Much of our work focuses on how policymakers can use a more sophisticated understanding of behaviour to make better policy, and this includes thinking about the cognitive biases that affect all of us. However these same psychological quirks also affect policymakers in their own work – so how can we improve these organisational decisions?
We undertook a project with the Department for Transport (DfT) to explore how biases affect judgment and decision-making in project planning and delivery. DfT are responsible for some of the biggest infrastructure projects in the UK, and so optimising these human aspects of their work can have enormous benefits.
Explored in detail in our accompanying literature review, we focused on three biases in particular:
Planning Fallacy – our tendency to make overly optimistic predictions about the time, cost and likelihood of success when planning a future task or project.
There are several causes of overoptimistic planning, including
- overconfidence and illusory superiority (in a hubristic quirk of mathematical impossibility, most of us think we’re better drivers than average, and the same seems to be true of performance at work);
- overestimation of personal control (financial traders have been shown to believe they are manipulating stock values, even when it’s random, with those demonstrating greater delusion in their control being worse performers on financial measures);
- motivated reasoning by project teams (contractors tend to want to win bids, and project planners like to see projects they are passionate about materialise, and so project planning can develop a degree of wishful thinking, often subconsciously); and
- Simply, the causes of overspend, overrun or failure often don’t get adequately accounted for in a project plan, because, well, they’re not part of the plan.
Groupthink – our tendency to be influenced by the opinions and actions of others when operating within a group. This can easily lead to false consensus as dominant voices drown out quieter team members, similar views are reinforced, and the desire to reach agreement risks overriding the need to reach the best outcome.
President Kennedy famously sought to avoid groupthink during the Cuban Missile Crisis, inviting outside experts to share their viewpoints, and encouraging group members to question and challenge them carefully. He also encouraged group members to discuss possible solutions outside of the group to broaden their perspectives, and he even divided the group up into various sub-groups, to partially break the cohesion. Kennedy was also deliberately absent from some meetings, to diminish his own influence over the decision.
Sunk Cost Fallacy – our tendency to make decisions based on past costs (including time, effort and money) that have already been incurred, cannot be recovered and have no impact on future outcomes.
The sunk cost fallacy often leads to an escalation of commitment, making it increasingly difficult, psychologically, to change our course. In lay-speak, we make effort to finish something we have started, to save face, or because we feel that cutting our losses is wasteful or defeatist. The problem is, aborting or changing our current trajectory is sometimes the best thing to do, with any further resource better spent elsewhere.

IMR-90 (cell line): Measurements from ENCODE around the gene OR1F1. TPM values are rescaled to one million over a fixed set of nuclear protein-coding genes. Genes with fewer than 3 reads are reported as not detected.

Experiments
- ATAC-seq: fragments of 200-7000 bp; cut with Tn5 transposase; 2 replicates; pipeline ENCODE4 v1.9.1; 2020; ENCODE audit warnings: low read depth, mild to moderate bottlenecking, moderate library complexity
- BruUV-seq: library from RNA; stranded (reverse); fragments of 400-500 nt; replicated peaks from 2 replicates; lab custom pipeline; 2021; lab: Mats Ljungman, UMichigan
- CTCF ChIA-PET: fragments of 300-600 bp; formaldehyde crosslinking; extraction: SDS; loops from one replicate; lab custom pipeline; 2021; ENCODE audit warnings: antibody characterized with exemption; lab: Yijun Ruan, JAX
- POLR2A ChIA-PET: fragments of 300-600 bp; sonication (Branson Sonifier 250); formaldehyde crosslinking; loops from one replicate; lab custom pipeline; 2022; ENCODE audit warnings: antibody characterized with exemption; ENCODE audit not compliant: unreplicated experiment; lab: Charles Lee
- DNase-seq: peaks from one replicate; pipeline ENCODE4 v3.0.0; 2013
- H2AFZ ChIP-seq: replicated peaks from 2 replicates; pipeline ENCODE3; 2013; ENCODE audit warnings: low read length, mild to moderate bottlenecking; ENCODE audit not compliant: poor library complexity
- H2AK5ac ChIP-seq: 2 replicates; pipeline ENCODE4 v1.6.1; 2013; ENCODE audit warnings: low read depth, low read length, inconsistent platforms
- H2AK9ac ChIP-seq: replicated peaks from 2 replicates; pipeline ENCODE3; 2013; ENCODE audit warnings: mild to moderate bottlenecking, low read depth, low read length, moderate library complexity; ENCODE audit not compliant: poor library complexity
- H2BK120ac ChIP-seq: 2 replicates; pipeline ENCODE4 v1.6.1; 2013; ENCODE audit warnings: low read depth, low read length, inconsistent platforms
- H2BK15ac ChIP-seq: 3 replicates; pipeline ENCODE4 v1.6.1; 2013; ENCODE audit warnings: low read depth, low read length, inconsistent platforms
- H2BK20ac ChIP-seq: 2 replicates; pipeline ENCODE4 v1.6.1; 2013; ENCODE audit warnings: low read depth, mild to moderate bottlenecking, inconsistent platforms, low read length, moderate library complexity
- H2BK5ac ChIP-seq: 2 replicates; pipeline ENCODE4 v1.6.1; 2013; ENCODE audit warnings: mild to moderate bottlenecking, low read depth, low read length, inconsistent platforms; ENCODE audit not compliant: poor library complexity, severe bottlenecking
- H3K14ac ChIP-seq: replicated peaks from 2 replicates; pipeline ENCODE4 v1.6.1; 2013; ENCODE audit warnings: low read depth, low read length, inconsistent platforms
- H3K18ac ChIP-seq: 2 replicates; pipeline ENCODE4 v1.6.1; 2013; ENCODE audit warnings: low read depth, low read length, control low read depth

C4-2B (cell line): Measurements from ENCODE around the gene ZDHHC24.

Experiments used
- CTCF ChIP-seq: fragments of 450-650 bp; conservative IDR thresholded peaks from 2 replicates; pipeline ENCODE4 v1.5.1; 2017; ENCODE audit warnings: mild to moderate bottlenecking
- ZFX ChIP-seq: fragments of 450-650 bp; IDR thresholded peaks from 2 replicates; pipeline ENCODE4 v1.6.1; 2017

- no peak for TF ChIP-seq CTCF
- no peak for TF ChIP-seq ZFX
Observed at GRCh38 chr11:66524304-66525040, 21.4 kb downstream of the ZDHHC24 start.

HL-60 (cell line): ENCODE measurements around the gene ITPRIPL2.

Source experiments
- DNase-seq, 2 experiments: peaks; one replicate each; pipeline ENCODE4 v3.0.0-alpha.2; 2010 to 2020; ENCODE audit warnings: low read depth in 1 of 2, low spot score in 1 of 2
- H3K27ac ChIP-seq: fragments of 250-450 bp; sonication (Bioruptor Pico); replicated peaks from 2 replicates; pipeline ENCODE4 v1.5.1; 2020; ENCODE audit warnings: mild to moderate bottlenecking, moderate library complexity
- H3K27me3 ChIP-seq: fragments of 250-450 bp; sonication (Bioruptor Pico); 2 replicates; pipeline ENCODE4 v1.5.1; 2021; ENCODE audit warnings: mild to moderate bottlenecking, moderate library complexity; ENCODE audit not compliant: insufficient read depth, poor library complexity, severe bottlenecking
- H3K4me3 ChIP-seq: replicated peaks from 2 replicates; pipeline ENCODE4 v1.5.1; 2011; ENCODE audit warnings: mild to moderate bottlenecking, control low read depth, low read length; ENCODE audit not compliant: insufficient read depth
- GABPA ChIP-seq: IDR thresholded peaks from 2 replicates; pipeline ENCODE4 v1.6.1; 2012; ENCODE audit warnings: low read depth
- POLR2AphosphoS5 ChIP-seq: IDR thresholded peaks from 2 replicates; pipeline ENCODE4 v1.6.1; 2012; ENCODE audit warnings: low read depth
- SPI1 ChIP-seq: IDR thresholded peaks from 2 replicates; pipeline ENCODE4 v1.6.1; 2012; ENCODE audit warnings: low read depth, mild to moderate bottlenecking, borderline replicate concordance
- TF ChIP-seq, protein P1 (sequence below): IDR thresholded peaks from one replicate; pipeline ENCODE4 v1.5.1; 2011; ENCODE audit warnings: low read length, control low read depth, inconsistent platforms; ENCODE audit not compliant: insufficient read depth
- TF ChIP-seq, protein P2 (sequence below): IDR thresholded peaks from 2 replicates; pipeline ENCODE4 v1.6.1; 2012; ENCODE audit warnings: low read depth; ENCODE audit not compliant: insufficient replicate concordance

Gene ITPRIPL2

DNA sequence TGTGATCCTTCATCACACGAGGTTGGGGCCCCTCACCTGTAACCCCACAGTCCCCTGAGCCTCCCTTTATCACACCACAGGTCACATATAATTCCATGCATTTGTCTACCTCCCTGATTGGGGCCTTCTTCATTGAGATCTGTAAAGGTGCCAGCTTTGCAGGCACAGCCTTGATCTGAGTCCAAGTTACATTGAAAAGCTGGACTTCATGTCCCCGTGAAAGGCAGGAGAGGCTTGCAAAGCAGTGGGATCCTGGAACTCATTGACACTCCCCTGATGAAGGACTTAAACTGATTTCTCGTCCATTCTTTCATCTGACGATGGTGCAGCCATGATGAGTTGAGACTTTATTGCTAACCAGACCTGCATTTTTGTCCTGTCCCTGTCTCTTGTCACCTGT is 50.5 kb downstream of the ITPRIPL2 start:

After exploring the academic literature, reviewing DfT planning documents, interviewing project delivery teams, and understanding the issues the department faces, we came up with several solutions that we proposed testing. Here’s just a few of them:
Pre-mortem. Intended to partially address the planning fallacy, a pre-mortem requires decision makers and project teams to imagine that their project has failed, overrun or overspent, and to work backwards to conceive of all the possible reasons why this happened. Explicitly including contingencies for these risks in project plans helps set more realistic goals, and an important part of this is creating a work environment in which recognising the likelihood of setbacks is not seen as defeatist or incompetent (this is no easy task – none of us wants to start a project admitting that it will probably go wrong at some point).
Red Teaming. Many of the biases underlying to the planning fallacy and sunk cost fallacy are introspective in nature – in other words we have distorted views of our own abilities, we are motivated to get our own projects over the line, our decisions are swayed by the amount of effort and emotional investment we have put into our own projects. By comparison outsiders are relatively unclouded by these personal attachments to the project, and so tend to have a more pessimistic (and realistic) perspective. ‘Red Teams’, who are otherwise completely detached from the project, act solely as devil’s advocates, systematically challenging a project team’s assumptions and plans, and providing independent critical thought to improve decision-making.
Decision trees. Decision trees are decision aids which use tree-like flow-charts identifying key decision points and consequences. They are useful because they help decision-makers focus more clearly on pertinent aspects of the situation, and remove extraneous ‘noise’ – such as sunk costs – from the process. They can also help identify where and when key decisions need to be made, prompting delivery teams to pause for thought and question the status quo. Such a process could be used in project delivery, and well as to set the course of a project.
The next step is to implement and evaluate some of these ideas (and others explored in the full report), to find out what really works in the context of DfT’s project delivery.